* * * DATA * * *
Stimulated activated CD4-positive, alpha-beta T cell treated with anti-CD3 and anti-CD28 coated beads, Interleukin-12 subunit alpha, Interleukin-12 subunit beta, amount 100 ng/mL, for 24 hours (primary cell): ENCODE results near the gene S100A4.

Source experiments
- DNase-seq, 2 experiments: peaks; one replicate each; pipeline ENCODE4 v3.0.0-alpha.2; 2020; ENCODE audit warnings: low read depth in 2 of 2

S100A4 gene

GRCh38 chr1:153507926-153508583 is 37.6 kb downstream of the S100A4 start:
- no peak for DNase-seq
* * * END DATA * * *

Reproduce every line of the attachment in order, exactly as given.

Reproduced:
Stimulated activated CD4-positive, alpha-beta T cell treated with anti-CD3 and anti-CD28 coated beads, Interleukin-12 subunit alpha, Interleukin-12 subunit beta, amount 100 ng/mL, for 24 hours (primary cell): ENCODE results near the gene S100A4.

Source experiments
- DNase-seq, 2 experiments: peaks; one replicate each; pipeline ENCODE4 v3.0.0-alpha.2; 2020; ENCODE audit warnings: low read depth in 2 of 2

S100A4 gene

GRCh38 chr1:153507926-153508583 is 37.6 kb downstream of the S100A4 start:
- no peak for DNase-seq